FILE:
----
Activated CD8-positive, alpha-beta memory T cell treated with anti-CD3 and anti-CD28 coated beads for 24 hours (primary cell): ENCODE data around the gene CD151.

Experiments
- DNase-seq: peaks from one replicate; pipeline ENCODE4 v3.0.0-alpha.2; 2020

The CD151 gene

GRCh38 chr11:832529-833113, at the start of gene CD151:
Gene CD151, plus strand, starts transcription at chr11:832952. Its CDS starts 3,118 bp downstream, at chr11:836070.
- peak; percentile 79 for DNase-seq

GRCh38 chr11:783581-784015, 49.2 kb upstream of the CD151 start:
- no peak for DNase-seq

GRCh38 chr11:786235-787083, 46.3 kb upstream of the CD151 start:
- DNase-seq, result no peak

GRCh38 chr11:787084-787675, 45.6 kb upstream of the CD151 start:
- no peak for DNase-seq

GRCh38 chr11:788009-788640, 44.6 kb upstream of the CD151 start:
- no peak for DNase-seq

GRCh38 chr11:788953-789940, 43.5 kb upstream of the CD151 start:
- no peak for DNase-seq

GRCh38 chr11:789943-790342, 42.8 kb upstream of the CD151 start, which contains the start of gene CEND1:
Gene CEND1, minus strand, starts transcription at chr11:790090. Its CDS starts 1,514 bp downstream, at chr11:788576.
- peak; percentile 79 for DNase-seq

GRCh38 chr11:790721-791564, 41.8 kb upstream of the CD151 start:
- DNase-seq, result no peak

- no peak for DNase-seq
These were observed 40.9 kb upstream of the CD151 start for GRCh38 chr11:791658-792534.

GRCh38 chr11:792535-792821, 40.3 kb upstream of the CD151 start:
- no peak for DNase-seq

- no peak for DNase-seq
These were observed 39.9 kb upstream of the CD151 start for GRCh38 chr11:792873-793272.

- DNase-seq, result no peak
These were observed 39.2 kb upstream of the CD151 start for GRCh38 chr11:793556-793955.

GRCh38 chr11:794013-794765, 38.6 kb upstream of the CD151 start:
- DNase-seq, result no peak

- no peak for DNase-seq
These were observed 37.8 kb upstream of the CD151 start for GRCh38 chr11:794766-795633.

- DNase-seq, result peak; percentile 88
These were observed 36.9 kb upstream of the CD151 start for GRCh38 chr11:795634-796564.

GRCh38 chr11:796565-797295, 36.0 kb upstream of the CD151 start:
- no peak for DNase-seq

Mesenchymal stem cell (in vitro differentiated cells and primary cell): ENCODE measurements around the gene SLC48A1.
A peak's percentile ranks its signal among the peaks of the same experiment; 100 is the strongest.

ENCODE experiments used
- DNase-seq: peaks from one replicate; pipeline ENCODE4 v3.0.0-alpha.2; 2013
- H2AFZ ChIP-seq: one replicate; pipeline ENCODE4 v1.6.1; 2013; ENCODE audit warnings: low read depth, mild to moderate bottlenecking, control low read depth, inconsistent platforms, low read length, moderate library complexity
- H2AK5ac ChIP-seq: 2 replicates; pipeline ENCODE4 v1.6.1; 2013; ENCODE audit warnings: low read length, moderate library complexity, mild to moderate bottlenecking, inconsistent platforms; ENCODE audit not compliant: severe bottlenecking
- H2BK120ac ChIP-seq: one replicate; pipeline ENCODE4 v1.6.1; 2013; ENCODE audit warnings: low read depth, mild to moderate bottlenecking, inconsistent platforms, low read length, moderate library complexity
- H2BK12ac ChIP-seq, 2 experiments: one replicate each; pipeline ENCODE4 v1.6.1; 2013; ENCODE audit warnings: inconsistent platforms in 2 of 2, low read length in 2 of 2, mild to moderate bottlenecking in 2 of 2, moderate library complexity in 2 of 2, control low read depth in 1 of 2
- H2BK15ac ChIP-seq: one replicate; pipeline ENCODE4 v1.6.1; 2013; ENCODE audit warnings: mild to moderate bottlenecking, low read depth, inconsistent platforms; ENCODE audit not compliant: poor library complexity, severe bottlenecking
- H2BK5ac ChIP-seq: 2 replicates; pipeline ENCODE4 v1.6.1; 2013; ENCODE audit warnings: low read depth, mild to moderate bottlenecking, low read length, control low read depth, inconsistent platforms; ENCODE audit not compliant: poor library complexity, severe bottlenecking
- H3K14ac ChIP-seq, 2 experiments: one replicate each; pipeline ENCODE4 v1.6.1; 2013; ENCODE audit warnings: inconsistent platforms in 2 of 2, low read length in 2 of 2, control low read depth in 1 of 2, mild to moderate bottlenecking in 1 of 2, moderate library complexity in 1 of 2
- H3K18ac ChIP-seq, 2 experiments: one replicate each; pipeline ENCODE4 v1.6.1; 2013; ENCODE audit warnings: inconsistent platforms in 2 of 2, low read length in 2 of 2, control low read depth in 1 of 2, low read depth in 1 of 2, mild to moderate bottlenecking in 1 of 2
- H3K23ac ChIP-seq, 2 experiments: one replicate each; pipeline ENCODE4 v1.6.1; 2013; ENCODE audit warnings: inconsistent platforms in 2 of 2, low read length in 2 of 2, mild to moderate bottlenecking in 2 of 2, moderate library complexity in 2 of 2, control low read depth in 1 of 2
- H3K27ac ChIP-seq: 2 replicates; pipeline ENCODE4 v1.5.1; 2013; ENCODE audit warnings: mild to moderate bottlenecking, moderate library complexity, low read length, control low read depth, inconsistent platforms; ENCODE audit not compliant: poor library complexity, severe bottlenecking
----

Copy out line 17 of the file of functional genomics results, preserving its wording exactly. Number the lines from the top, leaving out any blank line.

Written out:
- no peak for DNase-seq